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Should I get tested for the coronavirus?

On Tuesday, Vice President Mike Pence announced that the Centers for Disease Control and Prevention broadened its criteria for who can undergo testing for coronavirus to now include any American with a doctor’s order, CNN reports. The CDC updated them last Thursday in the wake of the confirmation of the first US case of unknown origin. Previously, they included only patients who had traveled to areas affected by the virus, had known contact with an infected person, or who had serious respiratory symptoms, according to Politico. So, how do you know whether you should get tested for coronavirus, and how much will it cost?

According to the CDC, three groups of people are eligible for testing for the disease caused by the new coronavirus, officially known as COVID-19. The first includes people with symptoms — fever, for example, or cough, difficulty breathing, or other lower respiratory symptoms — who’ve been in close contact with an infected person within 14 days of symptom onset. Another includes those who’ve traveled to affected regions in the last 14 days, show both fever and lower respiratory symptoms, and need to be hospitalized. The last category includes those with both fever and severe acute lower respiratory symptoms without flu or other diagnoses, regardless of whether they’ve had contact with an infected person or traveled to an affected region.

If you think you need to be tested based on these criteria, health officials strongly recommend calling your healthcare professional ahead of time, per CNN. If you randomly show up to the clinic, you risk exposing others to possible infection. The CDC’s website explains that your provider, the state’s public health department, and the CDC will work together to gauge whether testing is necessary.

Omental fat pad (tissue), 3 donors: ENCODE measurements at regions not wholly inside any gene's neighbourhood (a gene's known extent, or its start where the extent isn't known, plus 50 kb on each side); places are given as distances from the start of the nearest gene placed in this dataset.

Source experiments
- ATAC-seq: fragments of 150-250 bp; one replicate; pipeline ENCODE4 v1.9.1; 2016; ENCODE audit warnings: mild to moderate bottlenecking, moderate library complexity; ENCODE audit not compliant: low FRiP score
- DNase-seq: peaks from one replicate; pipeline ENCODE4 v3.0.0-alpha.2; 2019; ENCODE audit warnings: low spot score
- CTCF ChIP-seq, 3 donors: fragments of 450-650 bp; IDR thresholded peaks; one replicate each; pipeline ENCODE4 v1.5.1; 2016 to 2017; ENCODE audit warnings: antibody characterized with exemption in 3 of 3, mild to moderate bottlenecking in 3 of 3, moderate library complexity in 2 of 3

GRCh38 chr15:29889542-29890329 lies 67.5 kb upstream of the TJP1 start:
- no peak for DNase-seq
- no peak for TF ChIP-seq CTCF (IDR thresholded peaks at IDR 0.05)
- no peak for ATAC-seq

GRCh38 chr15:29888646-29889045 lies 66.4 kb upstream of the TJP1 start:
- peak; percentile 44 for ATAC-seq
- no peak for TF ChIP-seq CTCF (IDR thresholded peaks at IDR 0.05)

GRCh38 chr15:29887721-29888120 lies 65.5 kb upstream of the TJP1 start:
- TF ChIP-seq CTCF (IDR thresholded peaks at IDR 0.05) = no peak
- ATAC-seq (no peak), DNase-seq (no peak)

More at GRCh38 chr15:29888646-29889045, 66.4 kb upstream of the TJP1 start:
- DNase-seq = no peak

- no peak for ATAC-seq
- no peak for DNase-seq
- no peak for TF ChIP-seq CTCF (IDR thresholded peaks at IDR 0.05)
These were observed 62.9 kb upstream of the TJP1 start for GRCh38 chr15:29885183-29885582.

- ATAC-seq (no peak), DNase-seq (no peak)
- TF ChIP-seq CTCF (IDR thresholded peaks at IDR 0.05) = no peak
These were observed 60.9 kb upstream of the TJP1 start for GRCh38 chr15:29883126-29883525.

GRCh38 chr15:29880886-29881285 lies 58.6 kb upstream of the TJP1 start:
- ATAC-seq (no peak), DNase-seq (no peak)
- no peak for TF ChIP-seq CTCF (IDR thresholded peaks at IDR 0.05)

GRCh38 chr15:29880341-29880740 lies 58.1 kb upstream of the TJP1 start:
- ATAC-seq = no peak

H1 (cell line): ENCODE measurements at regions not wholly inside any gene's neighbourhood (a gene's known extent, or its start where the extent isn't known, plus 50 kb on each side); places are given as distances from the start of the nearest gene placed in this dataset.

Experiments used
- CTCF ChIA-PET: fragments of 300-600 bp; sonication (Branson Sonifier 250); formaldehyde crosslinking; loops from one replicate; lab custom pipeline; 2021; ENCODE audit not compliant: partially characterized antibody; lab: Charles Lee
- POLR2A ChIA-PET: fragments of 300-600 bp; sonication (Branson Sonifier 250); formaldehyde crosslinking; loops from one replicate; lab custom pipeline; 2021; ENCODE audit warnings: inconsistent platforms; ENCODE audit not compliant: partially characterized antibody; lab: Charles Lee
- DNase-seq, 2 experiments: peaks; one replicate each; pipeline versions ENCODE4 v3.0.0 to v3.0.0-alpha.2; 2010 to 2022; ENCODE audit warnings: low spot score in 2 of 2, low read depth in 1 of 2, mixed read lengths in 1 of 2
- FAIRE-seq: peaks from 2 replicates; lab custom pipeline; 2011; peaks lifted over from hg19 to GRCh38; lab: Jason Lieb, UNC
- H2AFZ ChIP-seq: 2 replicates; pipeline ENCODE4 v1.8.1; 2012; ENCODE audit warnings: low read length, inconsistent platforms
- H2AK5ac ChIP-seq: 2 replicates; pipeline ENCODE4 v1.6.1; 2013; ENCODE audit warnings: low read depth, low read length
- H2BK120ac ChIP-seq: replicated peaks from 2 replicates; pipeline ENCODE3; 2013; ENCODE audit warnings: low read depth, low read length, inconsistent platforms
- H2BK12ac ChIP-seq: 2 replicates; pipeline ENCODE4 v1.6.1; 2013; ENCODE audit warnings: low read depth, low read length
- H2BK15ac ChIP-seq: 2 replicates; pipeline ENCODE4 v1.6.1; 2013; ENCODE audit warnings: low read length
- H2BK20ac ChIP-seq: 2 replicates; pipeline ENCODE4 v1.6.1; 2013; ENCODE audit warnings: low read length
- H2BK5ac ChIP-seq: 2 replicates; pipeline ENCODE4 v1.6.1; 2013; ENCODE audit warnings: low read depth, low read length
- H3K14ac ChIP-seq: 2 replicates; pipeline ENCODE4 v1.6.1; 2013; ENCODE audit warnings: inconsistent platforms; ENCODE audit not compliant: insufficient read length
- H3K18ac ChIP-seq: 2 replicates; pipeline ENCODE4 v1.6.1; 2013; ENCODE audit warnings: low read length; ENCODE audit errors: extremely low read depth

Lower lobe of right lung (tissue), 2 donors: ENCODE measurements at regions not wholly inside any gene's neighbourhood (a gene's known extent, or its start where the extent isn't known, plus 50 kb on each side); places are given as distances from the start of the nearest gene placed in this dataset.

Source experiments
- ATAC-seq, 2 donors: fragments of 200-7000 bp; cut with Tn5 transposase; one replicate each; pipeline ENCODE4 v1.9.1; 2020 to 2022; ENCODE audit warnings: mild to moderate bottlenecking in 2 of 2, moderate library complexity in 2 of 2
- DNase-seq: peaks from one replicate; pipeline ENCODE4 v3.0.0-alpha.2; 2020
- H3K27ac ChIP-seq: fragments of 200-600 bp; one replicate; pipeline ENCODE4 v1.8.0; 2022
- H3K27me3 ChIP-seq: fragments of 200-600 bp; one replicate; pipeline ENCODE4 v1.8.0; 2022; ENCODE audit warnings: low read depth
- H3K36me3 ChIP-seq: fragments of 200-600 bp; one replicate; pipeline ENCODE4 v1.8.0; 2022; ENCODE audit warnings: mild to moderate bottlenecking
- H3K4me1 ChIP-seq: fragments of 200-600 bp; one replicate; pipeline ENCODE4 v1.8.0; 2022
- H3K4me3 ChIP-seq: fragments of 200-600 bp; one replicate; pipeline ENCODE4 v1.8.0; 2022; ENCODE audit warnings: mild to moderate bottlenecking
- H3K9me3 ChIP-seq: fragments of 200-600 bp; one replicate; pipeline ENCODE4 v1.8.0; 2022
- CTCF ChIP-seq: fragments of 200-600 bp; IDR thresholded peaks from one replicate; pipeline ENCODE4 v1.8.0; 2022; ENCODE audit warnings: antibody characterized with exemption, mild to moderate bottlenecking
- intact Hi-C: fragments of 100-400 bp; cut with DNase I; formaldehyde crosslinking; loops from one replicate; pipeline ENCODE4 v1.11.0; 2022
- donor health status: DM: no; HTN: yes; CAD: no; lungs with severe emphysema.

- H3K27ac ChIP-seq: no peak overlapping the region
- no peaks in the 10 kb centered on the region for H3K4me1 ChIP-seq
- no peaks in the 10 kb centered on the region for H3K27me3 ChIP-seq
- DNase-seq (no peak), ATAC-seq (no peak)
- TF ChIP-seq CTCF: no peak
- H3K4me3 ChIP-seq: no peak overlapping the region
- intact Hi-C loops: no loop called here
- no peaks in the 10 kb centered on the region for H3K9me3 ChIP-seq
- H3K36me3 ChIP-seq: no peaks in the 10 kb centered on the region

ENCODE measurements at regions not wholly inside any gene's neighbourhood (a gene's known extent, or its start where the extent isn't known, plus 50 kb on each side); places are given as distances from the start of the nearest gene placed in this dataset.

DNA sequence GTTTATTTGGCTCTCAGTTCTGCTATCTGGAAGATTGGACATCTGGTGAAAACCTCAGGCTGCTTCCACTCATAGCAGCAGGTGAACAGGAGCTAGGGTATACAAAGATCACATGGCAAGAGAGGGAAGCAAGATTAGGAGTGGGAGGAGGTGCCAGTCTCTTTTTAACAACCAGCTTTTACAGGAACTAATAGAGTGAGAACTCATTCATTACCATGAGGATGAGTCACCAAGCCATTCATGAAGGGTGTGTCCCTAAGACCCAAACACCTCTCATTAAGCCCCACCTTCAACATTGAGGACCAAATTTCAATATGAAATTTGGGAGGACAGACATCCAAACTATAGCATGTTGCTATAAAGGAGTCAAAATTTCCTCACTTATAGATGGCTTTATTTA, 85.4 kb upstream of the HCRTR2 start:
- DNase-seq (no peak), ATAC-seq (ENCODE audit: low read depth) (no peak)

So far, two COVID-19 tests have been authorized by the Food and Drug Administration— one from the New York State Department of Public Health and one from the CDC, according to FactCheck.org. These two agencies aren’t billing patients for the tests at the moment. But, the US Centers for Medicare & Medicaid Services has created a billing code for such testing, and you may incur other costs related to testing, such as those for doctor’s office and ER visits, which can be staggering. Take, for instance, Osmel Martinez Azcue of Miami, who sought COVID-19 testing after returning from a work trip in China. Martinez didn't end up getting tested for COVID-19, since he tested positive for the flu — but the hospital still billed his insurance company $3,270 for his visit, which included an ER visit and various respiratory pathogen tests.

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On Monday, Gov. Andrew Cuomo of New York announced a directive that orders New York insurers to waive cost-sharing associated with COVID-19 testing, such as ER visits, according to a press release. New Yorkers covered by Medicaid won't need to pay co-pays for COVID-19-related testing, either. But Vox reports that this would apply only to plans regulated by New York State — which doesn’t include the self-funded employer-based health insurance plans, due to a federal law known as the Employee Retirement Income Security Act of 1974, which could pose an obstacle to other states that want to take a cue from New York. One solution may be a bill Rep. Ruben Gallego of Arizona announced he’d introduce, which would require Medicaid to cover testing and treatment for every American regardless of their insurance provider.

There have been reports of people running into trouble getting COVID-19 testing, per CNN. Seattle and King County in Washington state, for instance, have struggled with restrictive criteria and delays in testing ability. Getting tested may be easier now, though. The test kits the CDC initially distributed to public health labs turned out to be flawed, but the CDC has addressed the problem so that these labs can now test for the virus and confirm the validity of the results with the CDC. Meanwhile, the FDA is also overseeing a pathway that would allow commercial test makers to offer test kits to the public. Hopefully, the expansion of the CDC’s testing criteria will allow new coronavirus cases to be detected earlier, and help slow the disease’s spread.